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A.1.9 Calling External Code from Oct-Files

Linking external C code to Octave is relatively simple, as the C functions can easily be called directly from C++. One possible issue is that the declarations of the external C functions may need to be explicitly defined as C functions to the compiler. If the declarations of the external C functions are in the header foo.h, then the tactic to ensure that the C++ compiler treats these declarations as C code is

#ifdef __cplusplus
extern "C"
{
#endif
#include "foo.h"
#ifdef __cplusplus
}  /* end extern "C" */
#endif

Calling Fortran code, however, can pose more difficulties. This is due to differences in the manner in which compilers treat the linking of Fortran code with C or C++ code. Octave supplies a number of macros that allow consistent behavior across a number of compilers.

The underlying Fortran code should use the XSTOPX function to replace the Fortran STOP function. XSTOPX uses the Octave exception handler to treat failing cases in the Fortran code explicitly. Note that Octave supplies its own replacement BLAS XERBLA function, which uses XSTOPX.

If the code calls XSTOPX, then the F77_XFCN macro should be used to call the underlying Fortran function. The Fortran exception state can then be checked with the global variable f77_exception_encountered. If XSTOPX will not be called, then the F77_FCN macro should be used instead to call the Fortran code.

There is no great harm in using F77_XFCN in all cases, except that for Fortran code that is short running and executes a large number of times, there is potentially an overhead in doing so. However, if F77_FCN is used with code that calls XSTOP, Octave can generate a segmentation fault.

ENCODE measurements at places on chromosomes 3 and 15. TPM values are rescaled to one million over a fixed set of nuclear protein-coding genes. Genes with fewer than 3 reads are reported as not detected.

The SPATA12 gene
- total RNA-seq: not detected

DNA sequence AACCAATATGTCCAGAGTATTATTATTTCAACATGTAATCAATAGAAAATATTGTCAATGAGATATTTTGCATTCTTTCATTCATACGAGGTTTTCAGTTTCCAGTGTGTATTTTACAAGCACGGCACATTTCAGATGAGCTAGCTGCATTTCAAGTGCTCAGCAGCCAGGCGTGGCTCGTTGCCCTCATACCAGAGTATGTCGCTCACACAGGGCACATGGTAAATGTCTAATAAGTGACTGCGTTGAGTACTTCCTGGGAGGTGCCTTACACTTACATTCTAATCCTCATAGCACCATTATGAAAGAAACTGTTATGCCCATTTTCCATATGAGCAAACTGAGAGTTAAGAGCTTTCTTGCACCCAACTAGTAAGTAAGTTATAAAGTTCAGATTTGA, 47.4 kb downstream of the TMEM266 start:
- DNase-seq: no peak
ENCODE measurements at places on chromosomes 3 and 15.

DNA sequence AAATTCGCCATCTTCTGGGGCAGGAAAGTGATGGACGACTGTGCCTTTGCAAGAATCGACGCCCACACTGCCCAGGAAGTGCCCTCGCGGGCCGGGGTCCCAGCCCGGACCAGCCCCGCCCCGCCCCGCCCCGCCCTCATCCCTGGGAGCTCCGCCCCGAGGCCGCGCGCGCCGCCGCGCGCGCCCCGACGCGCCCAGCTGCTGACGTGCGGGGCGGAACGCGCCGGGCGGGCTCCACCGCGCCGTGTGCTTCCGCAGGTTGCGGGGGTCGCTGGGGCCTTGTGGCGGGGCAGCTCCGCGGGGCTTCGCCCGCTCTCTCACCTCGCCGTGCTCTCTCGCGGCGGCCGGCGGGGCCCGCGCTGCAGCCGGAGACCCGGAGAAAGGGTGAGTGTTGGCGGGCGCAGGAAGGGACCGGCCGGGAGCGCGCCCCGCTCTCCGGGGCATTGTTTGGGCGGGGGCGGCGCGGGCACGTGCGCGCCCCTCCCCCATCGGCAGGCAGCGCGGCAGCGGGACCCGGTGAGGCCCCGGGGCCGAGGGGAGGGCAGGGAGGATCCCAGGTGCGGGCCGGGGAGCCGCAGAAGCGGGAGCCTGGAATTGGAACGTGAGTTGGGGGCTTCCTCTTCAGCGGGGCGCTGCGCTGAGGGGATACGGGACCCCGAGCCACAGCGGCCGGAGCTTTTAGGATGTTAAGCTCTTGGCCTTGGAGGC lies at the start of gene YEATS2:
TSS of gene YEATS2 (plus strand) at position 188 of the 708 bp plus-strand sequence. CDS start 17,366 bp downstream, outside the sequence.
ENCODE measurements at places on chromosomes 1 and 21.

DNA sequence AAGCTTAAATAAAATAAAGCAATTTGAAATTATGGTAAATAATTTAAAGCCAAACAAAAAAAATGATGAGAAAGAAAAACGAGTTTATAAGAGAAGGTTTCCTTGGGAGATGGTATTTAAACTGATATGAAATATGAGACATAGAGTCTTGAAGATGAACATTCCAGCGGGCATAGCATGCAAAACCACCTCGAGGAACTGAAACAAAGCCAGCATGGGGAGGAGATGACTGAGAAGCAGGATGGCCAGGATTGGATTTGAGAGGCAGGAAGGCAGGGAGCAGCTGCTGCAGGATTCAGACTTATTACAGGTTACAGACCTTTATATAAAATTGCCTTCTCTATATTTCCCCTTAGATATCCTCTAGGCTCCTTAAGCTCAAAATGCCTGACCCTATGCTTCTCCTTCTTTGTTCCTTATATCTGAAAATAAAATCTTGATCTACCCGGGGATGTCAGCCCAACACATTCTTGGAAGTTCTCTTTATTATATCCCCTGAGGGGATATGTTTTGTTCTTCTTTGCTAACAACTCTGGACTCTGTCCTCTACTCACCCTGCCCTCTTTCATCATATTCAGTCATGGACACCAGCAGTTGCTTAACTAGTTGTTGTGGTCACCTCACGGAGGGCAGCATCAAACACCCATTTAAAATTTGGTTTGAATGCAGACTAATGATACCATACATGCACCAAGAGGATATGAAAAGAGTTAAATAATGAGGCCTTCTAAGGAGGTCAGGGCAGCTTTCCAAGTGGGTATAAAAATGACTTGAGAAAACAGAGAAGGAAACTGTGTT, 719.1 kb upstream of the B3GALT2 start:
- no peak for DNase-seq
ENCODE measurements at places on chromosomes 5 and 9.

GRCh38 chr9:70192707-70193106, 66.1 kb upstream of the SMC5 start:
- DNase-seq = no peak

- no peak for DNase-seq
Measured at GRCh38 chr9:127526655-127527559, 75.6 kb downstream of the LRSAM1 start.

An example of the inclusion of a Fortran function in an oct-file is given in the following example, where the C++ wrapper is

#include <octave/oct.h>
#include <octave/f77-fcn.h>

extern "C"
{
  F77_RET_T
  F77_FUNC (fortsub, FORTSUB)
    (const int&, double*, F77_CHAR_ARG_DECL F77_CHAR_ARG_LEN_DECL);
}

DEFUN_DLD (fortdemo, args, , "Fortran Demo")
{
  octave_value_list retval;
  int nargin = args.length ();

  if (nargin != 1)
    print_usage ();
  else
    {
      NDArray a = args(0).array_value ();
      if (! error_state)
        {
          double *av = a.fortran_vec ();
          octave_idx_type na = a.numel ();
          OCTAVE_LOCAL_BUFFER (char, ctmp, 128);

          F77_XFCN (fortsub, FORTSUB,
                    (na, av, ctmp F77_CHAR_ARG_LEN (128)));

          retval(1) = std::string (ctmp);
          retval(0) = a;
        }
    }
  return retval;
}

and the Fortran function is

      subroutine fortsub (n, a, s)
      implicit none
      character*(*) s
      real*8 a(*)
      integer*4 i, n, ioerr
      do i = 1, n
        if (a(i) .eq. 0d0) then
          call xstopx ('fortsub: divide by zero')
        else
          a(i) = 1d0 / a(i)
        endif
      enddo
      write (unit = s, fmt = '(a,i3,a,a)', iostat = ioerr)
     $       'There are ', n,
     $       ' values in the input vector', char(0)
      if (ioerr .ne. 0) then
        call xstopx ('fortsub: error writing string')
      endif
      return
      end

This example demonstrates most of the features needed to link to an external Fortran function, including passing arrays and strings, as well as exception handling. Both the Fortran and C++ files need to be compiled in order for the example to work.

mkoctfile fortdemo.cc fortsub.f
[b, s] = fortdemo (1:3)
⇒
  b = 1.00000   0.50000   0.33333
  s = There are   3 values in the input vector
[b, s] = fortdemo (0:3)
error: fortdemo: fortsub: divide by zero

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